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Catalyzing worker co-ops & the solidarity economy

Odd Jobs Cooperative

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July 16, 2018
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[Author's note: Odd Jobs Cooperative (OJC) will be a monthly series that will hopefully develop into a shared world narrative. Other contributors that would like to write within the world about other cooperatives or collaborate on OJC chapters are welcome. If interested, please contact GEO for more details.]


When Ira was sixteen he worked at this little convenience store in his neighborhood in South Boston. He mostly stacked the ice box and used the price gun to label the items on the shelves. Other times Len put him on the register when he had to go to the bank or take inventory.

Ira worked a few hours after school for spending money, so at the time he didn’t recognize it as a particularly pleasant work experience. Len was a nice guy, the work was slow-going, and sometimes his wife Sarah would come in and they’d talk about books and television shows, which was always nice. Len didn’t give him a hard time when he broke drink bottles while stacking the box, which Ira appreciated, and sometimes Len would even give him a candy bar.

“Here, you earned it,” Len would say in his strong Ukrainian accent, grabbing a candy bar with his thick fingers and sliding it across the counter. Ira took whatever he offered, even the Butterfingers.

Of course, it could have just as easily been a terrible experience. Len could have been an asshole, insisting on a brutal efficiency while doing tasks, making it a torturous few hours after school. But it wasn’t, and Ira didn’t know enough yet to appreciate that blissful part-time job.

Years later, he’d find out from his mother that the store closed down, that the kindly owner could not afford the growing rent and cost of utilities, and that Len had lost most of his business to the CVS and K-mart that popped up in the intervening years.

“That’s awful,” he remembered saying.

Were they all right? Did they land on their feet? Ira didn’t know. He couldn’t find them online. He asked around the neighborhood, but no one knew where they went. Ira hoped they were well, that they had simply retired, and tried not to imagine the worst.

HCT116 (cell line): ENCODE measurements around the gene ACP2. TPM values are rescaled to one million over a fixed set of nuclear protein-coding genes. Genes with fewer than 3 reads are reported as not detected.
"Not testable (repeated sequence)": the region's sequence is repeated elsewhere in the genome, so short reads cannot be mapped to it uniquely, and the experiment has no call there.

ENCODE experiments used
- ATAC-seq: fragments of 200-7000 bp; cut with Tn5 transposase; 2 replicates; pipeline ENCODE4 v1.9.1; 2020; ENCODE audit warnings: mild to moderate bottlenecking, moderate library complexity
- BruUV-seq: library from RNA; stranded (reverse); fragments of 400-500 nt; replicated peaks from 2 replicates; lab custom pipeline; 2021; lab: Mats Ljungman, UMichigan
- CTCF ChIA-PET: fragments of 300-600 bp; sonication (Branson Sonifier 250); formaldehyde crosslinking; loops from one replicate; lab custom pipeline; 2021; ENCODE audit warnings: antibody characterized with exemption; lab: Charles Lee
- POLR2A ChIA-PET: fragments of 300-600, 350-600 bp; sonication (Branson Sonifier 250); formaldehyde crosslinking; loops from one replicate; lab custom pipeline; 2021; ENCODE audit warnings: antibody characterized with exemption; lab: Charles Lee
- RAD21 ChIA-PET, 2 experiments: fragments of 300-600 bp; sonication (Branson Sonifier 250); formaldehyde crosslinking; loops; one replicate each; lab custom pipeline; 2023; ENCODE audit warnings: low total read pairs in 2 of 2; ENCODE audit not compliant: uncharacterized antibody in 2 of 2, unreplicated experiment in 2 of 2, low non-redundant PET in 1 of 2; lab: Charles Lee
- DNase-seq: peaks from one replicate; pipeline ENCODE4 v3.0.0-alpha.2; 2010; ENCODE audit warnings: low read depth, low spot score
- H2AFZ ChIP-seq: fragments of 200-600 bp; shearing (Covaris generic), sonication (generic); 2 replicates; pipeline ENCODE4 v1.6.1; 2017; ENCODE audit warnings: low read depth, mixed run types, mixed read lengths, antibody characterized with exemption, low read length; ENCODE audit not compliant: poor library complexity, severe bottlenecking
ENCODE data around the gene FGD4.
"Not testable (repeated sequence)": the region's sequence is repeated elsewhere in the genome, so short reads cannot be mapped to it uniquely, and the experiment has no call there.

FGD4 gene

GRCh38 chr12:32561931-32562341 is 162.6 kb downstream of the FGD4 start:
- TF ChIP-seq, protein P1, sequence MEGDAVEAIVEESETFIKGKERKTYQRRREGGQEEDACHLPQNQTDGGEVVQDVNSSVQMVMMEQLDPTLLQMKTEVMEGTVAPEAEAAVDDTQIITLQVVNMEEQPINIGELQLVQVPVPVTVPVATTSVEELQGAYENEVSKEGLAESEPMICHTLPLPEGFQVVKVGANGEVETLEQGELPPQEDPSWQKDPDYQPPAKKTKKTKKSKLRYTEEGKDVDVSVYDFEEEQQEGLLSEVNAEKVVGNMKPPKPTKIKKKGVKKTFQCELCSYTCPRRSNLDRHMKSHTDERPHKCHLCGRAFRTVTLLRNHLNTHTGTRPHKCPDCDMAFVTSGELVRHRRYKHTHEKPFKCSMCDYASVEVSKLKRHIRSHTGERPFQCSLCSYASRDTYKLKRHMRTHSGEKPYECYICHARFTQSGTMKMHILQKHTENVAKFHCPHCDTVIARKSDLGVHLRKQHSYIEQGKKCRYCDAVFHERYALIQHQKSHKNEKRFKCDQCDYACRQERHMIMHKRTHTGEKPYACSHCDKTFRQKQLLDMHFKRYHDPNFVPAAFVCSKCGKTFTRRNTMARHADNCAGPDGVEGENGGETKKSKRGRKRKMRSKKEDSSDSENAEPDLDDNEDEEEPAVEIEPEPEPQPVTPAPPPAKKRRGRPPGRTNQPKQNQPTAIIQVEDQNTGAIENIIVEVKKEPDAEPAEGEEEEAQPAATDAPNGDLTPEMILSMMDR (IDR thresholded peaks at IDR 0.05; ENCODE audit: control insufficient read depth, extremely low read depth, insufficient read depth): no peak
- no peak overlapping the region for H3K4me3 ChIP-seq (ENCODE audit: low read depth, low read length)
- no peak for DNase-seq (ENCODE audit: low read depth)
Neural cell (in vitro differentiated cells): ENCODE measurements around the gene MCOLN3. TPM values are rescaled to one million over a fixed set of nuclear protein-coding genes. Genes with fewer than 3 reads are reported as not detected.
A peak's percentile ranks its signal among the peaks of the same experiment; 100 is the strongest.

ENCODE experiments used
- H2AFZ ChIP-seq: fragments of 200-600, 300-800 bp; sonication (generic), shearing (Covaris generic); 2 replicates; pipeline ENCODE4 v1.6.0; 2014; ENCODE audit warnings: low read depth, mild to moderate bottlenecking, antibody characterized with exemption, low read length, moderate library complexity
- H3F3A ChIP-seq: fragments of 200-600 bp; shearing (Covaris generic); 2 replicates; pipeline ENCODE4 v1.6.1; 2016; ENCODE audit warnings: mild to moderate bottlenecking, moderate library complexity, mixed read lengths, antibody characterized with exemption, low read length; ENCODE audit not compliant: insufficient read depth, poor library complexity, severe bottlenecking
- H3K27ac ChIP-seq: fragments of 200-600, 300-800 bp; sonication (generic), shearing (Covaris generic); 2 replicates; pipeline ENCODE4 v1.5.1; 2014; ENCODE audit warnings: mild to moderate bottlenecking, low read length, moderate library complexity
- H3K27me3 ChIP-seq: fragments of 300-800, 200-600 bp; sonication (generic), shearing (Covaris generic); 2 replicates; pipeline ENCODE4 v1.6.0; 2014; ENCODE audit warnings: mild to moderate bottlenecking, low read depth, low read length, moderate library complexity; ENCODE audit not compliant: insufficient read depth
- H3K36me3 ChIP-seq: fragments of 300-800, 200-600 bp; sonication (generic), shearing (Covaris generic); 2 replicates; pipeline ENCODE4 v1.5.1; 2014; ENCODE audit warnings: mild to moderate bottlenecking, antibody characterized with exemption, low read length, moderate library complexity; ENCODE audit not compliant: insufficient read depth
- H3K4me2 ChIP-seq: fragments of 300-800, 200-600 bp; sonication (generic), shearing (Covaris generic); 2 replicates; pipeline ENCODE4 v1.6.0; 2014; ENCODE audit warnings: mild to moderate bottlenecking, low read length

Ira was out of college and working at a superstore that sold clothes, shoes and other cheaply-made accessories at surprisingly low cost, likely due to near-slave labor in sweatshops in some distant part of the world that Ira tried not to think about.

What he did think about was the monotonous days being thrown at a series of retail tasks by his vaguely condescending supervisor, the terror he felt when witnessing the carnage perpetrated by a day’s worth of customers, the deep ache in his bones when he finally trudged his way home, and the fitful dreamless sleep he entered at night only to wake up to repeat the cycle all over again.

When he did dream, it would be of Len smiling at him from behind the counter, pop culture conversations with Sarah, Len and Sarah standing before their little convenience store, saying goodbye to over two decades of their life’s effort. Sometimes in his nightmares, he found himself falling, Len and Sarah falling with him, his family and friends on some other plane of existence wondering where he went, his college degree and all his hopes and best intentions helpless to save him from the abyss.


Once a month, Ira would invite his friends, roommates, and some of his favorite co-workers to his apartment. It was bring your own beer and Ira would bake some cookies or a cake for people to nibble on over the night. His best friend Laura always brought cider, chips and guacamole and his roommate, Alfred, would disappear at some point in the night and return with a box of pizza from Veggie Crust down the street.

It was during one of Alfred’s absences that the conversation came up. Some of Ira’s coworkers were complaining about work, which wasn’t unusual. Ira took the role of nodding in agreement at the appropriate moments and laughing at the off-handed jabs at their supervisor. But midway through their tirade about the horrors of changing room duty, the conversation took a turn. Ira had a passing thought about Len and Sarah, about falling through the dark, and then he turned to them and suggested that they should start their own business. It was mostly a joke. But the living room went quiet and his coworkers stared at him for what seemed like a long time.